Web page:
Journalists reminded of their role in OECS economic union and integration
November 15, 2013
Journalists reminded of their role in OECS economic union and integration

Journalists in St Vincent and the Grenadines have been reminded of their role in the economic union and integration within the Organization of Eastern Caribbean States (OECS).{{more}}

On November 5, the Regional Integration and Diaspora Unit in St Vincent and the Grenadines hosted a workshop for journalists to highlight the part that they must play in highlighting issues that surround economic union and integration.

The workshop facilitated a space for journalists to interact with representatives from the OECS secretariat and share their views on the topic at hand, while learning about the progress that has taken place in other member states.

Managing director of Right Angle Imaging Inc, Barbara Jacobs-Small, who was also the day’s facilitator, challenged journalists to make stories surrounding the issue into headline stories.

“How can we be framing that story every day… sometimes it’s very difficult for us to take the very technical information from the policy documents and transpose that into news, but…how do you start to conceptualize that into real stories?” Jacobs-Small said.

“What our role as media journalists is, is to help people reframe their vocabulary to remind themselves every day that they are members of the economic union”.

Representatives from the OECS secretariat shared information about the progress that had been made in member states that facilitate regional integration and economic union, whether it is at trade, social, business, environmental or cultural levels.

Elma Gene Isaac, coordinator of the Regional Integration Unit, stressed that integration is all about the people. She also mentioned several things that link countries in the OECS together, one main one being the Eastern Caribbean (EC) currency.

Isaac noted that integration was a process where, under the Treaty of Basseterre, islands in the OECS can operate in a single space without meeting restrictions on travel or trade.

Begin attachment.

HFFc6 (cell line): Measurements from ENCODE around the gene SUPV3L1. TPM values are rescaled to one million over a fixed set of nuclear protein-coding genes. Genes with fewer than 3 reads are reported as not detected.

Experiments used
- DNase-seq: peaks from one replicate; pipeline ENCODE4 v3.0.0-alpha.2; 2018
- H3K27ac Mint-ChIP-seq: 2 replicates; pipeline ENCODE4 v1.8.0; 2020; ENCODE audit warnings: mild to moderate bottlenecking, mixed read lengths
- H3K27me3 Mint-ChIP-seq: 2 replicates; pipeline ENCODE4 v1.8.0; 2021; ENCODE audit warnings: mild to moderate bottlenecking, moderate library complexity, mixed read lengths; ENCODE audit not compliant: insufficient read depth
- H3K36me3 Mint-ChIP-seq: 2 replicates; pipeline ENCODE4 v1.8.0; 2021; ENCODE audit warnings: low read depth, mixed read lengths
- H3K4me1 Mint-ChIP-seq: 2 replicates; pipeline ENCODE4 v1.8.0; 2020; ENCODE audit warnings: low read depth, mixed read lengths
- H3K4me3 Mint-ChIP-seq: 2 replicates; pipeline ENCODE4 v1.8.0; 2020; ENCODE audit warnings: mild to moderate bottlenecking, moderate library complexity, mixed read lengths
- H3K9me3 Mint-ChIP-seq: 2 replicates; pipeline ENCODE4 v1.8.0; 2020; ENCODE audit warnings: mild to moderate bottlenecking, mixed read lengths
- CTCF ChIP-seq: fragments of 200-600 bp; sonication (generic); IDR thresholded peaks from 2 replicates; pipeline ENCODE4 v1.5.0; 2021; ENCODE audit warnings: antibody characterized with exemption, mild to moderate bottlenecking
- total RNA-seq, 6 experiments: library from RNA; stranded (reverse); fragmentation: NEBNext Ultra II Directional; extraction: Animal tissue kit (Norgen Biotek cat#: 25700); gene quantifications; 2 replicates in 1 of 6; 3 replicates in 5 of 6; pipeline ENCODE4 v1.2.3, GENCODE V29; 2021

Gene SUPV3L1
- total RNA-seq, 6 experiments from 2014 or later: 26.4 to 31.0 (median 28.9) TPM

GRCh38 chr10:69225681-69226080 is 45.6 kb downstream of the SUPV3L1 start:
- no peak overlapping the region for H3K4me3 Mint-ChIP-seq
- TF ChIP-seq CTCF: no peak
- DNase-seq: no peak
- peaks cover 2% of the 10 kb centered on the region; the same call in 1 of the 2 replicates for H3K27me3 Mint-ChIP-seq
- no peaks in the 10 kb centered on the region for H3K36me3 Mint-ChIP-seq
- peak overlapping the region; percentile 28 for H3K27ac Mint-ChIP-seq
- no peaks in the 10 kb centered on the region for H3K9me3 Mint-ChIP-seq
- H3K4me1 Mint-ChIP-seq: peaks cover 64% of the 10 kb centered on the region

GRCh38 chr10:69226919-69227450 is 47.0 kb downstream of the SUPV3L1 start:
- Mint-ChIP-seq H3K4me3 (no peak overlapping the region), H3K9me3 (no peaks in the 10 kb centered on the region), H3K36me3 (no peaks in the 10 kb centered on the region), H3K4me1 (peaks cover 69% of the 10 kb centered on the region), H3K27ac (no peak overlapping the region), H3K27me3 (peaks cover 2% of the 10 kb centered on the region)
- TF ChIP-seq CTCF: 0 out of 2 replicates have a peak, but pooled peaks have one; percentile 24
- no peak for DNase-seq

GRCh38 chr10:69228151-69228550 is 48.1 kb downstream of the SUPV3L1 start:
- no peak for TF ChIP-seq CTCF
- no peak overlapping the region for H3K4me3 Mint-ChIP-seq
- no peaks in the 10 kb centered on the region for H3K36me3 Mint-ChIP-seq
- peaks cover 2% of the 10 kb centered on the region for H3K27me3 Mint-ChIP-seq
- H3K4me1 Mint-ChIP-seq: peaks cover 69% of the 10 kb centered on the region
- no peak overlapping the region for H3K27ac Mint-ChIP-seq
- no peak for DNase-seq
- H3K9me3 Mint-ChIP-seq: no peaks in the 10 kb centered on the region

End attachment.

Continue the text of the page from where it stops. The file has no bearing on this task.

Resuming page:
“It is that sense of a single seamless space that we want to get to and for that to happen, it means that we have to harmonize policies,” Isaac said. “In a very real way, integration over the years has touched people and it’s simply that people don’t realize that it’s about OECS integration”.

Programme officer in the OECS Regional Integration Unit Safiya Horne-Bique told journalists that currently, focus is being placed on removing barriers between countries so that persons can move freely throughout the countries.

“It makes sense for us to think of ourselves as one space,” she said.

“We’re trying to move that barrier so that we can move within that one space, take advantage of the human resource that we have.”

Horne-Bique noted that no restriction would be placed on how long OECS citizens stay in a country or whether they work or just enjoy the benefits of the country.

In fact, under the agreement, OECS nationals will be able to travel on any piece of identification that they possess, an identification card or driver’s licence.

While there are nine member states, Horne-Bique stated that St Vincent and the Grenadines, Grenada, St Lucia, St Kitts and Nevis, Montserrat and Dominica have began implementation.

David Popo, head of the Social Development Unit, and Debra Blackman, programme officer for the 10th EDF project, also shared information on other progress made in the member states.

For more information on regional integration and economic union, persons can visit: